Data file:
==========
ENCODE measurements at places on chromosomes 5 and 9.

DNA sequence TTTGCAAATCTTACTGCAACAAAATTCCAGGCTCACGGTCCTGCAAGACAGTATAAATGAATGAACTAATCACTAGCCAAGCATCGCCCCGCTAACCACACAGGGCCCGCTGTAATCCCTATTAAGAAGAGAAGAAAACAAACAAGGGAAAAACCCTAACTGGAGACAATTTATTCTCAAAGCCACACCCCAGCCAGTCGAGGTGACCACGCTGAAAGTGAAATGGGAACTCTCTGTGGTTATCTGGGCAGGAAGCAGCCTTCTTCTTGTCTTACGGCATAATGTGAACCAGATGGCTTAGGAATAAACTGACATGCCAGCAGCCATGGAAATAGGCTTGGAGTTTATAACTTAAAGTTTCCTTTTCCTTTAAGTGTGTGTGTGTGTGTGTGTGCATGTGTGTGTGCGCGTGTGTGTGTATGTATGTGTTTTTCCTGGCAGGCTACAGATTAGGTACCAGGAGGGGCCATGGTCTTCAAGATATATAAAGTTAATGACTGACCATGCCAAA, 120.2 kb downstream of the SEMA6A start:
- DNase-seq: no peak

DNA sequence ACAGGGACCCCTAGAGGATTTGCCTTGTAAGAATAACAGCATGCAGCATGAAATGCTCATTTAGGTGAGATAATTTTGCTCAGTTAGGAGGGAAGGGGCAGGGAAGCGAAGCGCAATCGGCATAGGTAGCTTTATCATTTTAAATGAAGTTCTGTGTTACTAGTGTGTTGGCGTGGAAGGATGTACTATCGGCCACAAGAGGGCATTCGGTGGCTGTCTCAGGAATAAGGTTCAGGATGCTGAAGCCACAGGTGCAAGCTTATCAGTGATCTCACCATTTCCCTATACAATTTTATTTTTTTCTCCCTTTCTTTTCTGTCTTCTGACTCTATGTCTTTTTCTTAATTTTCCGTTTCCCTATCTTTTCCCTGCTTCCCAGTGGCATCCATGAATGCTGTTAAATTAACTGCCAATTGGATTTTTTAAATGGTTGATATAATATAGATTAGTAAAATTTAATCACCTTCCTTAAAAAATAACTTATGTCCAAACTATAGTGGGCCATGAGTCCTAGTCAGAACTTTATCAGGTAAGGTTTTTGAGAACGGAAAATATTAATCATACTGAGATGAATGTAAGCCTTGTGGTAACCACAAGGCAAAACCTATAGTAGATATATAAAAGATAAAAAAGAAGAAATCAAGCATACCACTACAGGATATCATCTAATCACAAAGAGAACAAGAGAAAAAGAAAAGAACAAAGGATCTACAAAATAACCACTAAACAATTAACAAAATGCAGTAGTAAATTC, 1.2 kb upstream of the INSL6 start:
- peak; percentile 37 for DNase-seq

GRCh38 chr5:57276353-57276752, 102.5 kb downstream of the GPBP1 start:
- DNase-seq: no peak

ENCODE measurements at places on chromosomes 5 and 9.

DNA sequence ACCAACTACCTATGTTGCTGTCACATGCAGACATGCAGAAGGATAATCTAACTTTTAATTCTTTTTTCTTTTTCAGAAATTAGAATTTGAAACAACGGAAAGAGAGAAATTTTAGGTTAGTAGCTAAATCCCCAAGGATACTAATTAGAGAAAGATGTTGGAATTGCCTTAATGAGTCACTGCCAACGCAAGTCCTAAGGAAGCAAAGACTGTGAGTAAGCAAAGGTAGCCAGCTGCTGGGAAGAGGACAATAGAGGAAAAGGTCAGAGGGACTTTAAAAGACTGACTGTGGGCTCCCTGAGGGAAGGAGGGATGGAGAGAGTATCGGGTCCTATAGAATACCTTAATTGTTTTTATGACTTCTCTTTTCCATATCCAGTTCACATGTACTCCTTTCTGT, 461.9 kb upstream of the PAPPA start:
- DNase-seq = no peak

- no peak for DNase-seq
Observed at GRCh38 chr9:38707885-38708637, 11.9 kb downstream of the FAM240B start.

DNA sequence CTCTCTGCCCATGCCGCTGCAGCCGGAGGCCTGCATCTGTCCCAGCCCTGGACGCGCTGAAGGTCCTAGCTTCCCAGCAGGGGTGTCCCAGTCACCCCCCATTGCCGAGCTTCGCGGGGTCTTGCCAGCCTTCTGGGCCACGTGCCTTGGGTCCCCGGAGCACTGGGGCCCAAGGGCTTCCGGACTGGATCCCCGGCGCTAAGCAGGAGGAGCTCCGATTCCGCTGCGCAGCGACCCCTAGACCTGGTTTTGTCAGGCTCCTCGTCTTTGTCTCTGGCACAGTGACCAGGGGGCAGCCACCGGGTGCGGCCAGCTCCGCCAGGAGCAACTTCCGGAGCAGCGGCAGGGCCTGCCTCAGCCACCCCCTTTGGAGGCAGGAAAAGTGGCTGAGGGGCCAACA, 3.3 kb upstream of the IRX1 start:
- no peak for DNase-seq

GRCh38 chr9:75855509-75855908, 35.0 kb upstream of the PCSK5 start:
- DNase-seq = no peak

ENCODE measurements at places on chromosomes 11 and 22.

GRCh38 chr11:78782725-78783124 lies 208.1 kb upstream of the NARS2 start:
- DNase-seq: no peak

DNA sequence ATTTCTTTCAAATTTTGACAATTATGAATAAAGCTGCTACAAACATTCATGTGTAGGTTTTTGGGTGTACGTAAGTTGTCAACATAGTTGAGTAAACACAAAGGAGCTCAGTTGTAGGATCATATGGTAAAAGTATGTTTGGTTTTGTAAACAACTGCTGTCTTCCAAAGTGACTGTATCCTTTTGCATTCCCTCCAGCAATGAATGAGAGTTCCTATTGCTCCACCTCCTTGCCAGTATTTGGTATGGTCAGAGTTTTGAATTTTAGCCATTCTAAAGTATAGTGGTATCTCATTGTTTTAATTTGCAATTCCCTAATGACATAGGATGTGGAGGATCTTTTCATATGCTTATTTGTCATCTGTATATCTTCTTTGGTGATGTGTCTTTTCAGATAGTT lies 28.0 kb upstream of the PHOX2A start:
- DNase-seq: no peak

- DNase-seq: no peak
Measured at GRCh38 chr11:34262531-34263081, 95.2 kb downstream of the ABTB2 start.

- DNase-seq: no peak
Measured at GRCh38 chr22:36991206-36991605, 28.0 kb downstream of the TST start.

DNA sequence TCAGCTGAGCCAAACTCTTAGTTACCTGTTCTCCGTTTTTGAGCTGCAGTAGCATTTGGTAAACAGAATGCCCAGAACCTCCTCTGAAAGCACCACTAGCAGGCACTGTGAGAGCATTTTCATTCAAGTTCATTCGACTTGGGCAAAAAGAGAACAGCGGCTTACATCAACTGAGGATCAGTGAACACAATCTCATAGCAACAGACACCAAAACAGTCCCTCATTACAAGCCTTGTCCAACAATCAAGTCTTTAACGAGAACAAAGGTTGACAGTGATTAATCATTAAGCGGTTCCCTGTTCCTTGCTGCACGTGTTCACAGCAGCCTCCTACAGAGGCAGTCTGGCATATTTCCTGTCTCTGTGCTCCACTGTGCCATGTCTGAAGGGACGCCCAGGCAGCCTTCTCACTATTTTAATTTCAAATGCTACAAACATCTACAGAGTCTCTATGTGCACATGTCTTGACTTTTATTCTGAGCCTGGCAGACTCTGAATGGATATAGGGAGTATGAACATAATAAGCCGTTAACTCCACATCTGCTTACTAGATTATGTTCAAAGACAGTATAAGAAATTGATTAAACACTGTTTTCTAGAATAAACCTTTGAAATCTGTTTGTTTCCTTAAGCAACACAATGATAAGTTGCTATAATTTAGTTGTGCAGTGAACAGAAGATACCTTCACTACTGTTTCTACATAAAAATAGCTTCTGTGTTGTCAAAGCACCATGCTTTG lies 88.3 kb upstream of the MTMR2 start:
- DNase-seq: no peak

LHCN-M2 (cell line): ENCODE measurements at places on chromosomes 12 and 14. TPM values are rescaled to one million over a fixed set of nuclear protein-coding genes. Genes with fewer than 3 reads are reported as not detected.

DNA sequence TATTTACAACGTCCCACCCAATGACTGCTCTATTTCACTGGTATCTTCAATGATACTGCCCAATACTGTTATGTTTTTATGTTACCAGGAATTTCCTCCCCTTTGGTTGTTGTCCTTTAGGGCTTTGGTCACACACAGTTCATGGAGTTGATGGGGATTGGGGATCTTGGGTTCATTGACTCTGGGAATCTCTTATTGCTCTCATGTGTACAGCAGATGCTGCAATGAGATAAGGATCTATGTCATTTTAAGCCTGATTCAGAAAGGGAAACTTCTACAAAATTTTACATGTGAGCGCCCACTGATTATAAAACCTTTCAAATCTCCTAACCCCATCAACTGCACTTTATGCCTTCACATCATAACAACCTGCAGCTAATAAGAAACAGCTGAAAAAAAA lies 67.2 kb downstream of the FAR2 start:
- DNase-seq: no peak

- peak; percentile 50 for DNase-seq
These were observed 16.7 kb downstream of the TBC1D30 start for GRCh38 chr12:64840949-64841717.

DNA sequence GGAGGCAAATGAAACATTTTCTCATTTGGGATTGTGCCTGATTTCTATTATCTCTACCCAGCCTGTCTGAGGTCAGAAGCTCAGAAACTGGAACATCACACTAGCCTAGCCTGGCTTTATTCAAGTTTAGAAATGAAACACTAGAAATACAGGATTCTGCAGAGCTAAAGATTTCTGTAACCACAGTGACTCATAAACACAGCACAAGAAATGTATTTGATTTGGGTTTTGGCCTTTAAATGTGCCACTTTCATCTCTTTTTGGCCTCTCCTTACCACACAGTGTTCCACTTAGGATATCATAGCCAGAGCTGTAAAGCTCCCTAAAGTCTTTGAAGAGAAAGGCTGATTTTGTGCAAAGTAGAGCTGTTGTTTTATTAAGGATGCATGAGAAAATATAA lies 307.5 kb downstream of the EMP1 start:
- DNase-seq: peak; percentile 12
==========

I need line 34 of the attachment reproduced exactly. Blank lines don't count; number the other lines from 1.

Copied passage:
- DNase-seq: peak; percentile 12